Mar 29 2017
Elementary school classroom

School turnarounds can be successful, but evidence-based reforms and a dollop of patience are essential ingredients.

That’s the key finding in a new study by a University of Washington College of Education researcher and colleagues at the University of California, Irvine and Stanford University who explore the effects of federal School Improvement Grants (SIG) aimed at improving the nation’s lowest-performing schools.

While a recent report from the U.S. Department of Education found little impact for the $7 billion in funds channeled to thousands of schools across the country, the UW’s Min Sun, assistant professor of education policy, said the picture changes dramatically when looking across the entire three-year duration of a SIG award rather than just one year.

“Other recent studies have only looked at effects after the first year of a SIG award or a limited set of academic outcome measures, mainly test scores,” Sun said. “What we found, looking at multiple dimensions over three years of effort, is that after two years of modest improvement we see pronounced, positive effects of SIG interventions on student achievement in year three.”

In her study, Sun explored a decade of data from San Francisco Unified School District, which received $45 million in SIG funding over three years to transform its 10 “persistently lowest-achieving” schools.

The lowest-performing schools saw increased average student achievement in math and English language arts (ELA), with the gap between these turnaround schools and the rest of the district narrowing from 0.80 standard deviations (SD) in spring 2010 (right before the reform) to 0.50 SD in the third year of SIG efforts.

Sun noted improvements in student achievement were reflected in measures of positive school processes, including changes in the composition of the teacher workforce and supports that teachers received for their work.

Teacher retention. A key piece of San Francisco’s SIG reforms involved staff reconstitution to improve school effectiveness. With a one SD increase in a math teacher’s demonstrated ability to improve student performance, the odds of that higher value-added math teacher remaining in a SIG school increased by 2.68 times in year 1 and 1.78 times in year 3 compared to the pre-reform years, with similar positive effects observed for ELA teachers.

Teacher supports. SIG schools also worked to improve teacher capacity and instructional leadership (e.g., visiting a fellow teacher’s classroom to watch him or her teach, receiving meaningful feedback on teaching practice from a principal). By the second year, SIG teachers reported a level of teacher support that was 0.50 points higher than the level reported in non-SIG schools (an increase of 0.26 SD). By the third year, this difference was 0.81 points higher (an increase of 0.41 SD).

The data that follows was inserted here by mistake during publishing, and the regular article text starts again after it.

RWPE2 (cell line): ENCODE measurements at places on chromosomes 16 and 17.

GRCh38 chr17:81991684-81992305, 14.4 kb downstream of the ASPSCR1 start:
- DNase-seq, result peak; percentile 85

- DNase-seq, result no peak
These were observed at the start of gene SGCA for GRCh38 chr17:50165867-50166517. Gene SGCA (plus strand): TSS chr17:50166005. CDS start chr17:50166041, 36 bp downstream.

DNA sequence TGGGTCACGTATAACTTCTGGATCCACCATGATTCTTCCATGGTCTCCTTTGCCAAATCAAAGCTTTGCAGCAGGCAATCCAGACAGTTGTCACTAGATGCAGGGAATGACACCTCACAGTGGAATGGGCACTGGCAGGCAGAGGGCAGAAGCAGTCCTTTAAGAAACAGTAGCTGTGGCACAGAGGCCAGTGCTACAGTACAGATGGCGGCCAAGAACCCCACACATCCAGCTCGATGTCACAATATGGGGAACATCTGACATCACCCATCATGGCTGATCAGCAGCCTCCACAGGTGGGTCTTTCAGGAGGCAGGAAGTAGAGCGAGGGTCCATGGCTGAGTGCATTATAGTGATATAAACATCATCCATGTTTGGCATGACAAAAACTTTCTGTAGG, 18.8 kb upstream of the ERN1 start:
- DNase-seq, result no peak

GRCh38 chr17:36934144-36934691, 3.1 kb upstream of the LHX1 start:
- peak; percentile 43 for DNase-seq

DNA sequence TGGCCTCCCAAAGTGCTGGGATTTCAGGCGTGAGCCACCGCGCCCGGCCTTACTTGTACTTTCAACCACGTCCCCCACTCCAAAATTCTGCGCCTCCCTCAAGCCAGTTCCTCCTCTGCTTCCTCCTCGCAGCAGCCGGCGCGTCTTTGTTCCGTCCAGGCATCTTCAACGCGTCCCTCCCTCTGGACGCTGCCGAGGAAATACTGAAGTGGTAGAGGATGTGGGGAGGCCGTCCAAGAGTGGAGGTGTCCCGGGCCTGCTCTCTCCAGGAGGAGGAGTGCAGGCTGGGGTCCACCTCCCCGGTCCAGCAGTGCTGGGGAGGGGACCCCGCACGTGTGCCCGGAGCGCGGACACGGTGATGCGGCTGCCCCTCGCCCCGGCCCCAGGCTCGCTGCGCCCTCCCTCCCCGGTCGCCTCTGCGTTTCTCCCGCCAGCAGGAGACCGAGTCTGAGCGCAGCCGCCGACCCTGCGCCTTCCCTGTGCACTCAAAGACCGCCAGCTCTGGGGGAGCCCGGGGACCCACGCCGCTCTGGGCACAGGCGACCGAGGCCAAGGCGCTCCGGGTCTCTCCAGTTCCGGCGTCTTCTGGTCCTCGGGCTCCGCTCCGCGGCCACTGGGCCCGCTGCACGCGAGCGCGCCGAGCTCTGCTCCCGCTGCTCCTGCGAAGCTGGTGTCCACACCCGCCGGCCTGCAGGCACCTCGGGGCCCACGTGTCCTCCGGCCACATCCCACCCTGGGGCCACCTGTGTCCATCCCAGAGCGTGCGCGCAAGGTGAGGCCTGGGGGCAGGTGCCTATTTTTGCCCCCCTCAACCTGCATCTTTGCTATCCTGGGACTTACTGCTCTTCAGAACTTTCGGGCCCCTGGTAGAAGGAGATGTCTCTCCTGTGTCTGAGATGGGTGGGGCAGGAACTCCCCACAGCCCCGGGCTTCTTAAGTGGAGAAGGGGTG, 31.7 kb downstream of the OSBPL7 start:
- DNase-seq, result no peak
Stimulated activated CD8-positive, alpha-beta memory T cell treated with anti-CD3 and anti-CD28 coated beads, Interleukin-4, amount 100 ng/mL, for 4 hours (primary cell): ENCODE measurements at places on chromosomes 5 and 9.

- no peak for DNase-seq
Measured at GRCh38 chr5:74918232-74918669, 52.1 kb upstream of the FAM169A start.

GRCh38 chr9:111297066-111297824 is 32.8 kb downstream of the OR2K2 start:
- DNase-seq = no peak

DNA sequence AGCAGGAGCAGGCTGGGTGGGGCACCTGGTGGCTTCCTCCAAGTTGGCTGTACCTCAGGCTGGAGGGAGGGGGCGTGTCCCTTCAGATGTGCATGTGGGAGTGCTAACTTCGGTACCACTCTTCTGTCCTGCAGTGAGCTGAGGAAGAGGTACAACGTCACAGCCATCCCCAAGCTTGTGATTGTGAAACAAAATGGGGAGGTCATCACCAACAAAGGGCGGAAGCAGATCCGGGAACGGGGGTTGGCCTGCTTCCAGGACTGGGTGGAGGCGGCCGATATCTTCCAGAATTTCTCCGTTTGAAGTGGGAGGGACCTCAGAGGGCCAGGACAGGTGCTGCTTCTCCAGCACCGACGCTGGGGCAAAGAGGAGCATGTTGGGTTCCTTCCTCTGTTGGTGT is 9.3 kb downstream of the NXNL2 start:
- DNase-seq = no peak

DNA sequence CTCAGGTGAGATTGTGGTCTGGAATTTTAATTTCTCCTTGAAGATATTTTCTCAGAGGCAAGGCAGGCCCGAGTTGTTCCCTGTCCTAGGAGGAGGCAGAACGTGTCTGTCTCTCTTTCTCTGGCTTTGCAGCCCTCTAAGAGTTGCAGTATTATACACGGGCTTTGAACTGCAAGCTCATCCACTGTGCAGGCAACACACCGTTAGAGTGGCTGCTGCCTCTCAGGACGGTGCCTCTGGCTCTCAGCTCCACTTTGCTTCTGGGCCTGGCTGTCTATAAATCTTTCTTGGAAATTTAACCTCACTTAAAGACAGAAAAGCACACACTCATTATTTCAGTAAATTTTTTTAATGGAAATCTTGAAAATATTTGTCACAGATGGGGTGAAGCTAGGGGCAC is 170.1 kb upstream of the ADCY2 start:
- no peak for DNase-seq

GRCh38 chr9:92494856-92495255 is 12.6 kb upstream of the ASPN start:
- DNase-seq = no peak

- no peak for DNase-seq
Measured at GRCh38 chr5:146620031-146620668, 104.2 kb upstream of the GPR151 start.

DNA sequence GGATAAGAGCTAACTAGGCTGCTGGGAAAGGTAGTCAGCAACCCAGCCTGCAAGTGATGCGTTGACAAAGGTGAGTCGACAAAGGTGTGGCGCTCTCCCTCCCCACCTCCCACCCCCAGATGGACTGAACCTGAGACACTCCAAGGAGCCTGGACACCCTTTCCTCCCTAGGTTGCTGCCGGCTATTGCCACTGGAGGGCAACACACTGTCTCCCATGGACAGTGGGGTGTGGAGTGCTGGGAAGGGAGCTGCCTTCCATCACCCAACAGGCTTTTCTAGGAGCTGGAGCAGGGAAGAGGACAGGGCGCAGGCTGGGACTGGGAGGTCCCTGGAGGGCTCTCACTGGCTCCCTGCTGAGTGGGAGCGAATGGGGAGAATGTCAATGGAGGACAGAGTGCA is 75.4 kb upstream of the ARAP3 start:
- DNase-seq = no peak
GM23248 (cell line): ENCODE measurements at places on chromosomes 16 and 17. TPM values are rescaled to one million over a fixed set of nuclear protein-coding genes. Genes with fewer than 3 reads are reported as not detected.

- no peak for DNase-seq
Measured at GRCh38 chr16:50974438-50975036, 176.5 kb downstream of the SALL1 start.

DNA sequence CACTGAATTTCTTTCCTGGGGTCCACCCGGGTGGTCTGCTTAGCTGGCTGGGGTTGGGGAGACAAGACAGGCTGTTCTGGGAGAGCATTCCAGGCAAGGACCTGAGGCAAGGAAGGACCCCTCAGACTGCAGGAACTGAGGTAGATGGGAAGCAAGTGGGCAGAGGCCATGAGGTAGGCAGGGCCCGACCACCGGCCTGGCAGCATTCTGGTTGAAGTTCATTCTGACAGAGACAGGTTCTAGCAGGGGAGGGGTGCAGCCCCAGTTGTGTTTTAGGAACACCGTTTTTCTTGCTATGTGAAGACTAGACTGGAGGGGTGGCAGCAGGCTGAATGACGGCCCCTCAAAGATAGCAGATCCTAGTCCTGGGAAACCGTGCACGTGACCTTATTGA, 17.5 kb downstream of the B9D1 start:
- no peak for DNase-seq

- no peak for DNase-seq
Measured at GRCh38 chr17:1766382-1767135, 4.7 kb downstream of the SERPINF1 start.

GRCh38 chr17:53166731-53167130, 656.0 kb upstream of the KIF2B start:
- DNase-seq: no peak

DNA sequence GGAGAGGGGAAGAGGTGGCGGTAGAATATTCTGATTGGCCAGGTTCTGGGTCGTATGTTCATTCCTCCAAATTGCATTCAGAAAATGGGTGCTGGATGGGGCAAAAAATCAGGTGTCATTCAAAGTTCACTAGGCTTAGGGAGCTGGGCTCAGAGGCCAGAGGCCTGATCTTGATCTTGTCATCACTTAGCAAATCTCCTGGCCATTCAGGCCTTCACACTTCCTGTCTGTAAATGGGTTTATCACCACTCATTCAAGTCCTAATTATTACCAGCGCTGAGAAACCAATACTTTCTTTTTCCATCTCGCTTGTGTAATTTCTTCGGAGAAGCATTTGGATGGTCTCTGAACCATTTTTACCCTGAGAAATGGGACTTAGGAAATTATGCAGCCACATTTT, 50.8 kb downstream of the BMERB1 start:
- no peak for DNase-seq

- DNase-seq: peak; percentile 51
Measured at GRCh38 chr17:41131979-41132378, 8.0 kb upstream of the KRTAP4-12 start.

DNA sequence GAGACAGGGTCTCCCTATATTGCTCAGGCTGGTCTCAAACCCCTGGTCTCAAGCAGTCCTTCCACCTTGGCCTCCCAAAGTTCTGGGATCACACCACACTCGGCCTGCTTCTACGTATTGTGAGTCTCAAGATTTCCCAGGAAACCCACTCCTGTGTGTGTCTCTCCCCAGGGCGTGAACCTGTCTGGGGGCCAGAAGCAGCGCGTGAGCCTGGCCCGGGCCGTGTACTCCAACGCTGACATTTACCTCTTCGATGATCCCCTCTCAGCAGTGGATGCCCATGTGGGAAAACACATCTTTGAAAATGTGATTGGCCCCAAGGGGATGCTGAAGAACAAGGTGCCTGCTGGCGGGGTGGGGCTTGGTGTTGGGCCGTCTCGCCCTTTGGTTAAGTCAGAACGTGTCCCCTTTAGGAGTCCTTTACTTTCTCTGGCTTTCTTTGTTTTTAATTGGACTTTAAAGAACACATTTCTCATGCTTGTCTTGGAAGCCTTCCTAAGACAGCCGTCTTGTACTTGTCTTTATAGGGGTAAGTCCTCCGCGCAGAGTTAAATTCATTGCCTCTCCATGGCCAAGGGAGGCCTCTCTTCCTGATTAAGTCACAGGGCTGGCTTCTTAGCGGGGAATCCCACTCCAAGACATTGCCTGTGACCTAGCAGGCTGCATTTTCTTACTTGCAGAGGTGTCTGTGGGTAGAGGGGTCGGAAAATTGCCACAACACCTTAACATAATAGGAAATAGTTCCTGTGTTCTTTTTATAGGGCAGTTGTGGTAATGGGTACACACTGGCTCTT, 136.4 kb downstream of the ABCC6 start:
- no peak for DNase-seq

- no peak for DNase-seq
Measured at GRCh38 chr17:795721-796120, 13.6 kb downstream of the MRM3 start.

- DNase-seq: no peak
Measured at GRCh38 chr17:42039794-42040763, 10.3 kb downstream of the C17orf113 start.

Family preferences. The percent of families listing a SIG school as their first choice was decreasing in the years prior to reform efforts but began to increase after reforms were implemented. In the first year of reform, the odds that students selected a SIG school as their first choice significantly increased by 31 percent relative to the odds of making the same choice before the intervention, after accounting for student characteristics, distance from their home to the school, and school fixed effects. The odds that students listed a SIG school as their first choice increased by 65 percent in year 2 and 117 percent in year 3. This same pattern was seen among high-achieving students.

“Given the importance of teachers to student success, our results suggest schools benefit from the practices that were adopted, such as developing teacher capacity and changing the composition of the teacher workforce,” Sun said. “We also see evidence of the importance of effectively engaging families.”

Comprehensive school reforms take time to implement, she noted, and an important design feature of these efforts should be the gradual emergence and intensification of reform impacts.

“Policymakers and the public need to have patience to allow systemic and dramatic reform efforts to come to fruition,” Sun said.

With the Every Student Succeeds Act giving states more responsibility for addressing their low performing schools, Sun said the results from San Francisco demonstrate the importance of adopting evidence-based and theory-driven strategies for school improvement.

“The overall positive findings in this study illustrate a case where the district used rigorous evidence to inform the development of its theory of change and implementation,” Sun said. “That is critical to success.”

Sun’s study “Resource- and Approach-Driven Multi-Dimensional Change: Three-Year Effects of School Improvement Grants” is published in the American Educational Research Journal.

Contact

Min Sun, Assistant Professor of Education
206-221-1625, misun@uw.edu

Dustin Wunderlich, Director for Marketing and Communications
206-543-1035, dwunder@uw.edu